Marc Panepinto appeared before a federal magistrate judge in downtown Buffalo Thursday, immediately following a guy in prison stripes accused of selling drugs.
The former state senator was instructed to raise his right hand, and then asked if he swears to tell the truth.
“I do,” he replied.
Panepinto, 53, was under no such obligation back on March 15, 2016. That’s when, after just 15 months in office, he summoned reporters inside his law office to announce he would not run again. This after muscling his way past other Democrats for the party endorsement, gaining boatloads of money from teacher unions and earning his “Landslide Panepinto” reputation in a 2014 victory over three opponents with 34 percent of the vote.
On that cold March afternoon, the senator was not asked to swear an oath to tell the truth. Instead, he denied he was under investigation by state ethics officials. He also singled out his terminally ill law partner standing in the room and said he wanted to remain with their practice for his sake.
“It’s the best decision for my family, my law partners and the party,” he said then, answering only four questions before he hustled with his family and staff into the inner recesses of the Delaware Avenue mansion.
But before Magistrate Judge Michael Roemer Thursday afternoon, the former senator was forced to answer questions. He admitted making unwanted advances to a young female staff member during a trip to New York City in January 2016. He also admitted a senior staffer in his office offered “employment or compensation” to the young woman if she would not cooperate with state ethics investigators.
Panepinto also did not contest the government’s contention that he traveled to New York with the staffer on Jan. 7, 2016, to raise funds – presumably for re-election. He did not contest that he made unwanted physical and sexual advances, that the woman rebuffed him, that he asked her to “crack” his back or that he even suggested her “feet smelled sexy.”
None of that was relevant, he deemed, when he refused to answer questions asked on behalf of his 60th Senate District constituents at the mansion press conference.
Back in 2014, Erie County Democrats appeared excited about supporting Hamburg Trustee Laura Palisano Hackathorn for the Senate. But they yielded when Panepinto hinted at the union money he could bring to the race. Indeed, more than $3 million was spent on the 60th District that year, with more than $1 million from the New York State United Teachers entities.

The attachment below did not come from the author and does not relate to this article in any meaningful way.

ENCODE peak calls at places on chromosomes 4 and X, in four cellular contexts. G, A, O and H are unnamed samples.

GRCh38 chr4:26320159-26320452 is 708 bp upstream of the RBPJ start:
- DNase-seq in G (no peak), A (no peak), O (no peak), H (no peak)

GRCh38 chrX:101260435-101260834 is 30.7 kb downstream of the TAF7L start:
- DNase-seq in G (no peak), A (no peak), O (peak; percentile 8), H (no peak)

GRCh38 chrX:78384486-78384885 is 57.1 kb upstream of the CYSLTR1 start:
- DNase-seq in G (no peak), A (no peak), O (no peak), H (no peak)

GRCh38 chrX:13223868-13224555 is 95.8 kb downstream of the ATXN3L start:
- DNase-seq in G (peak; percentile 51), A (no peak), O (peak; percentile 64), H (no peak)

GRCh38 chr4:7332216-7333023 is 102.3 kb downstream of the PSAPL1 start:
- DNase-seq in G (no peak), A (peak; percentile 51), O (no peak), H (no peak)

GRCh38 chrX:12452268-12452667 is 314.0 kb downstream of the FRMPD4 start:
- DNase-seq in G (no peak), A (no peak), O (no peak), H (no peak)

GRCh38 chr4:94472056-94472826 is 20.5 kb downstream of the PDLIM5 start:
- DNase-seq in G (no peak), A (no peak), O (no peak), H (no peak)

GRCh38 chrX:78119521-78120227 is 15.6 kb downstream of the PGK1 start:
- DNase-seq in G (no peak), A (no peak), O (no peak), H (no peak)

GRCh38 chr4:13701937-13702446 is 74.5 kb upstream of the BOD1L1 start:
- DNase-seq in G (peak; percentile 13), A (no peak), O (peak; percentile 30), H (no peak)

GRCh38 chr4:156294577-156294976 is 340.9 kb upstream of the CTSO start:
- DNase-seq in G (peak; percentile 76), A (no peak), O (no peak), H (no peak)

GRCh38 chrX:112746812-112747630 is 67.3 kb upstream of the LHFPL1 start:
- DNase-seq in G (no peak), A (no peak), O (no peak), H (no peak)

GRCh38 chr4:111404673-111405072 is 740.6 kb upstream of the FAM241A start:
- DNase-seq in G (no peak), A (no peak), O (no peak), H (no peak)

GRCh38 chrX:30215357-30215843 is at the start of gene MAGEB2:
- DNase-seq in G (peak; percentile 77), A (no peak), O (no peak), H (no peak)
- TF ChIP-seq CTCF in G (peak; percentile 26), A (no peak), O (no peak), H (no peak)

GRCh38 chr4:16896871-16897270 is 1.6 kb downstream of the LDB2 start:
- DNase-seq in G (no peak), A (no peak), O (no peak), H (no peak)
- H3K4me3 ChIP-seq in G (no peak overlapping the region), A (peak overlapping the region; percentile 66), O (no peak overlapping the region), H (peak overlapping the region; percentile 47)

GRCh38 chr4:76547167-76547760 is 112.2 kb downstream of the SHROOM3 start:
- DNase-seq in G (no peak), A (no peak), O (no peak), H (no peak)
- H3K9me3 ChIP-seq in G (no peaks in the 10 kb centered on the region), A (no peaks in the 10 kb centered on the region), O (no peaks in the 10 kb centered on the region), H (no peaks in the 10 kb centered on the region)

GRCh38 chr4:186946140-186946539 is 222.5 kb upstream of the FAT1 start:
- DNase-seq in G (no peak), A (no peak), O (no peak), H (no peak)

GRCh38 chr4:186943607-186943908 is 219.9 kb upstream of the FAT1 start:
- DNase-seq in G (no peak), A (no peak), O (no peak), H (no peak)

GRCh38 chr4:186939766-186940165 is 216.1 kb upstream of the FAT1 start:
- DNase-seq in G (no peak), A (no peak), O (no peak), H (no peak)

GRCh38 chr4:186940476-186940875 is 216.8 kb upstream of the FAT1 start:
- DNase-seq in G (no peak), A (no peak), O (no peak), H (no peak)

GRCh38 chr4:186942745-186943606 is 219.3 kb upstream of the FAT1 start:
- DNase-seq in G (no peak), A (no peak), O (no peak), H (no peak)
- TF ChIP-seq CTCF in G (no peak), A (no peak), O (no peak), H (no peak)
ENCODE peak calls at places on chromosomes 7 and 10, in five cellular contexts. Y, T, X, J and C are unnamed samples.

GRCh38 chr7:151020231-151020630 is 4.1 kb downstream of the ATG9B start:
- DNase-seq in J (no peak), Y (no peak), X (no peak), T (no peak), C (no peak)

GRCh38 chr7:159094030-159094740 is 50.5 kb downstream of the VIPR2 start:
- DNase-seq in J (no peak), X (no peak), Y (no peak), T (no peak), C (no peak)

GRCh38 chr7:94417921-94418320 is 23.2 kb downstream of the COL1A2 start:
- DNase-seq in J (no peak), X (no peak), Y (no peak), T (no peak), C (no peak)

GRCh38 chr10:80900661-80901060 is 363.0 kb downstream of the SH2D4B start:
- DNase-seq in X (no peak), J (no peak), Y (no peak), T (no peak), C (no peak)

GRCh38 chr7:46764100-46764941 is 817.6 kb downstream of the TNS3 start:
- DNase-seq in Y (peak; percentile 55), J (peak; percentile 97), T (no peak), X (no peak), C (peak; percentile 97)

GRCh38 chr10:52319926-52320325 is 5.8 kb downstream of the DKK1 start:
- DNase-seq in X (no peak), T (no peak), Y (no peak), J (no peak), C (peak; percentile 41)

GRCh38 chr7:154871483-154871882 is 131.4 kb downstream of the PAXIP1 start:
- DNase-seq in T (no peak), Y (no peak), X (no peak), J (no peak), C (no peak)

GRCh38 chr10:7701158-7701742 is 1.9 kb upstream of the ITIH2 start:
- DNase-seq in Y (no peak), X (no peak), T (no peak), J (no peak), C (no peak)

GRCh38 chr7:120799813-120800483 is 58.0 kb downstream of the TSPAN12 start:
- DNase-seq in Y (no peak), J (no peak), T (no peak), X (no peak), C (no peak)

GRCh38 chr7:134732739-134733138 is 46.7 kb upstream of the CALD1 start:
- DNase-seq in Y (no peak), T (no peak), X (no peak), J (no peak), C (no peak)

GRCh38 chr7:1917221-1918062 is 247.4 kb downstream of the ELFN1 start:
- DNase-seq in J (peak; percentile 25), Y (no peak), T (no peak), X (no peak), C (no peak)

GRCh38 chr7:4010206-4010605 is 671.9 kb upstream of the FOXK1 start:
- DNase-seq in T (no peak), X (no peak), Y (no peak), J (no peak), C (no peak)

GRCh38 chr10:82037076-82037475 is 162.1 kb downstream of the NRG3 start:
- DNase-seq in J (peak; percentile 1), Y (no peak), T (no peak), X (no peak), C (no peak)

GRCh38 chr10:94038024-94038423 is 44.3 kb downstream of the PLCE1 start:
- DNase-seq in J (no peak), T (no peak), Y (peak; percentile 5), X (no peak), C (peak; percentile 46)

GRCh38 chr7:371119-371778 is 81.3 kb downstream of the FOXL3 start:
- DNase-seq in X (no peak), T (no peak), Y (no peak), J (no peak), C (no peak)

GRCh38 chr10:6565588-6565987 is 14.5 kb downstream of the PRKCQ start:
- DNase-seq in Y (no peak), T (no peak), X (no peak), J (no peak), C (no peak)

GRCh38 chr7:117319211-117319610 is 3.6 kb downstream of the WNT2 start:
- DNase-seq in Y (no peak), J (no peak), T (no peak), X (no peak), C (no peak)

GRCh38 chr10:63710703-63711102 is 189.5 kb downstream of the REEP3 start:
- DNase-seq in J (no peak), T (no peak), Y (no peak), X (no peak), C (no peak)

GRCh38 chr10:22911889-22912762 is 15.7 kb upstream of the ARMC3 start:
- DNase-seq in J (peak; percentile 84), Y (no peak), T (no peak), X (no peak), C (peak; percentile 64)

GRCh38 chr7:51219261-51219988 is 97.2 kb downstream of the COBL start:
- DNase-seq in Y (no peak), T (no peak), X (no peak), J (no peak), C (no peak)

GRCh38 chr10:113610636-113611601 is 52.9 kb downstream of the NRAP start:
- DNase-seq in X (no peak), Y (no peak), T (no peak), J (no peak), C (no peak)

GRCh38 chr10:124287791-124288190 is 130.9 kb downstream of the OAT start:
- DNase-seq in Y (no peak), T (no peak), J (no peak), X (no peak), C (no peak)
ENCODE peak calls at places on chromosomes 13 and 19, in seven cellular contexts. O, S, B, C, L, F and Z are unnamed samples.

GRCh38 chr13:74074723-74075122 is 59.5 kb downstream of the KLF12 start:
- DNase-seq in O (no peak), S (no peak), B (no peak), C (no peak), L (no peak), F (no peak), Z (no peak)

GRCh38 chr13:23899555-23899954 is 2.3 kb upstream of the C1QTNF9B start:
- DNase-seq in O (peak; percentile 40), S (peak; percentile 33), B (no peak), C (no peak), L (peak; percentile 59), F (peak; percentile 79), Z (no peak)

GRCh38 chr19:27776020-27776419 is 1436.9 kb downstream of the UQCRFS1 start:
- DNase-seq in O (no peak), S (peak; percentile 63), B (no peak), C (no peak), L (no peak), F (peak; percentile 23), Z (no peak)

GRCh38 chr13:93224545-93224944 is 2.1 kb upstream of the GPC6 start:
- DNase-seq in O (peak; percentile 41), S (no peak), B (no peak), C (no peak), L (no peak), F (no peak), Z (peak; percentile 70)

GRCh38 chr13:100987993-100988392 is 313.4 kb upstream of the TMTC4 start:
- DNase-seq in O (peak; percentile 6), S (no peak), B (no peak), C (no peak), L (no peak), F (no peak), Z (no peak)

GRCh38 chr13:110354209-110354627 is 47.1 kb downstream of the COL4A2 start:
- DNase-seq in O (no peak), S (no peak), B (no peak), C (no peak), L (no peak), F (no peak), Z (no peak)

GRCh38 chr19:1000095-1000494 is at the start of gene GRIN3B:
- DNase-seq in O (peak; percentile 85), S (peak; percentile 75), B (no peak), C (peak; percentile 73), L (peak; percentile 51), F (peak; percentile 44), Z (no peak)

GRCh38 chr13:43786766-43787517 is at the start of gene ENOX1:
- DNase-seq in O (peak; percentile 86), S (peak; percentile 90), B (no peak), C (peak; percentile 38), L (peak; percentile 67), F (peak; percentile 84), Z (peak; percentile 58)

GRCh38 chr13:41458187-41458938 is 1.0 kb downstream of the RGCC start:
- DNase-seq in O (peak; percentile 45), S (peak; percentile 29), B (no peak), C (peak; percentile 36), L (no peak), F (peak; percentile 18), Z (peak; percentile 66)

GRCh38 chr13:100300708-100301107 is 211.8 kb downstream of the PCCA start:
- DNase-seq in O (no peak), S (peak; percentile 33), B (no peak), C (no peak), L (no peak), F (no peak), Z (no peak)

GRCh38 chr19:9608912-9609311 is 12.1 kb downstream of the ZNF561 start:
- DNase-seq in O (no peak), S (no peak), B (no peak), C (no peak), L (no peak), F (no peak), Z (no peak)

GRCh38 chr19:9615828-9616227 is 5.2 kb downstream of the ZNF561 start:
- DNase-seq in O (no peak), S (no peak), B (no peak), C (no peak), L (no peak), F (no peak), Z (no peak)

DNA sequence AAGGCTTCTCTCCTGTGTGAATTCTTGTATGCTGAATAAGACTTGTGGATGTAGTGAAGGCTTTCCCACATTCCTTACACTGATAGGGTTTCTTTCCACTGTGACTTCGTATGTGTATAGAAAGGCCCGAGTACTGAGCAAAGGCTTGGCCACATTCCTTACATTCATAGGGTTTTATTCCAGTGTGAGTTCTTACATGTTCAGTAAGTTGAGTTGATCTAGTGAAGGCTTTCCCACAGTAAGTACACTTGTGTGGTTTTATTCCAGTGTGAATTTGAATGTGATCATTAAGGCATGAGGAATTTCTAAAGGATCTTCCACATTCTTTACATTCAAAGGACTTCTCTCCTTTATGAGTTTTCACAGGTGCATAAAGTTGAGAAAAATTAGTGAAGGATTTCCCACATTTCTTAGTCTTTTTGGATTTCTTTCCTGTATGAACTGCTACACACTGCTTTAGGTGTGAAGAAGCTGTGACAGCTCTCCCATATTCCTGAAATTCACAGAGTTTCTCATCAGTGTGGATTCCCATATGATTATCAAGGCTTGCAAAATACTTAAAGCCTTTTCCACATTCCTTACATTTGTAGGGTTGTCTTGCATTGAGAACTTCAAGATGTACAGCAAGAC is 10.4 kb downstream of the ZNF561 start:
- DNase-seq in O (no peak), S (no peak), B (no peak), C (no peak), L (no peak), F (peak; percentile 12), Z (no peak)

The party also caved to Panepinto despite his 2001 misdemeanor conviction for collecting fraudulent voter signatures on designating petitions.
“It was a lapse in judgment,” he said in 2014. “Since that time I’ve been a pretty successful lawyer, and that did not impede my legal career in any way.”
Since Panepinto left the Senate in 2016, by the way, a Republican has held the seat.
Panepinto always sought to be a “player” in local and state politics. At one time, sources said, he yearned to serve as county Democratic chairman. Eventually he charged past everyone else to run for the Senate, serving just past his first anniversary and leaving via an exit press conference that raised more questions than it answered.
Now, his tenure in Albany will be recorded only as a footnote. Like others in that town, he will be remembered for attempting to take advantage of a young woman in his employ. In a hotel room in New York City, no less.
The unidentified staffer, by contrast, will be remembered for having the integrity to rebuff him, the smarts to reject his offer of compensation for keeping quiet, and for the courage to cooperate with investigators.
Back in 2016, Panepinto spoke one truthful sentence when he deigned to answer a reporter’s question about details of his unexpected departure.
He said then he was “not able to talk” about personnel matters.
“That has to play itself out,” he said.
On Thursday in a downtown court room, it finally did.